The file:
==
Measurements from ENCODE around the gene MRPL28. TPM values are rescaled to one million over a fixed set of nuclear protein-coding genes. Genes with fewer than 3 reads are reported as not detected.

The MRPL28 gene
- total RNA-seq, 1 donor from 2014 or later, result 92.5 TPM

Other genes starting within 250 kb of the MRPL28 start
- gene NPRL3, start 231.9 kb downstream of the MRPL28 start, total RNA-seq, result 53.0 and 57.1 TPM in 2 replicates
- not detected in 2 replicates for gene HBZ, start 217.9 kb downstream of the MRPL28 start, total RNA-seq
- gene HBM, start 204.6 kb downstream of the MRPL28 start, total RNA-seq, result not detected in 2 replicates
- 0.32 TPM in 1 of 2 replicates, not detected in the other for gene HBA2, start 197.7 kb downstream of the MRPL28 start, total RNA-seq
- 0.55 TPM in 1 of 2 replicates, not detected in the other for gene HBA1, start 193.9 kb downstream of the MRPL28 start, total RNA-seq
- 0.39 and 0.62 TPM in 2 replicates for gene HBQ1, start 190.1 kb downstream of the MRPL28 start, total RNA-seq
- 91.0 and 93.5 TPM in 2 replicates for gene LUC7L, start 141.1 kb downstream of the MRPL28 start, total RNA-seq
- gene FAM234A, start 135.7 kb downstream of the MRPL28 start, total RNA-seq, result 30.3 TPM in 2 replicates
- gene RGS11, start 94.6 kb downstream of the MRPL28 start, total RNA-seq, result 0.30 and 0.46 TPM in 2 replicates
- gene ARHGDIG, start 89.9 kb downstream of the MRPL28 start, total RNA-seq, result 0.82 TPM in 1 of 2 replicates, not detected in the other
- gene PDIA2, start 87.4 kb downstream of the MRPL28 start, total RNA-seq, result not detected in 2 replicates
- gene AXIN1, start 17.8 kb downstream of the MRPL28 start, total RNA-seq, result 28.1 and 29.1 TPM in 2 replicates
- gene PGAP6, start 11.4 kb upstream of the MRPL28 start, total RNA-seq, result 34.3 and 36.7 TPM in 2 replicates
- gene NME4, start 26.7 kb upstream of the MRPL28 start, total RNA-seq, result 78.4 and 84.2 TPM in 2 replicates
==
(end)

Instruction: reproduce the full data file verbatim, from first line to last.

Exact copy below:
Measurements from ENCODE around the gene MRPL28. TPM values are rescaled to one million over a fixed set of nuclear protein-coding genes. Genes with fewer than 3 reads are reported as not detected.

The MRPL28 gene
- total RNA-seq, 1 donor from 2014 or later, result 92.5 TPM

Other genes starting within 250 kb of the MRPL28 start
- gene NPRL3, start 231.9 kb downstream of the MRPL28 start, total RNA-seq, result 53.0 and 57.1 TPM in 2 replicates
- not detected in 2 replicates for gene HBZ, start 217.9 kb downstream of the MRPL28 start, total RNA-seq
- gene HBM, start 204.6 kb downstream of the MRPL28 start, total RNA-seq, result not detected in 2 replicates
- 0.32 TPM in 1 of 2 replicates, not detected in the other for gene HBA2, start 197.7 kb downstream of the MRPL28 start, total RNA-seq
- 0.55 TPM in 1 of 2 replicates, not detected in the other for gene HBA1, start 193.9 kb downstream of the MRPL28 start, total RNA-seq
- 0.39 and 0.62 TPM in 2 replicates for gene HBQ1, start 190.1 kb downstream of the MRPL28 start, total RNA-seq
- 91.0 and 93.5 TPM in 2 replicates for gene LUC7L, start 141.1 kb downstream of the MRPL28 start, total RNA-seq
- gene FAM234A, start 135.7 kb downstream of the MRPL28 start, total RNA-seq, result 30.3 TPM in 2 replicates
- gene RGS11, start 94.6 kb downstream of the MRPL28 start, total RNA-seq, result 0.30 and 0.46 TPM in 2 replicates
- gene ARHGDIG, start 89.9 kb downstream of the MRPL28 start, total RNA-seq, result 0.82 TPM in 1 of 2 replicates, not detected in the other
- gene PDIA2, start 87.4 kb downstream of the MRPL28 start, total RNA-seq, result not detected in 2 replicates
- gene AXIN1, start 17.8 kb downstream of the MRPL28 start, total RNA-seq, result 28.1 and 29.1 TPM in 2 replicates
- gene PGAP6, start 11.4 kb upstream of the MRPL28 start, total RNA-seq, result 34.3 and 36.7 TPM in 2 replicates
- gene NME4, start 26.7 kb upstream of the MRPL28 start, total RNA-seq, result 78.4 and 84.2 TPM in 2 replicates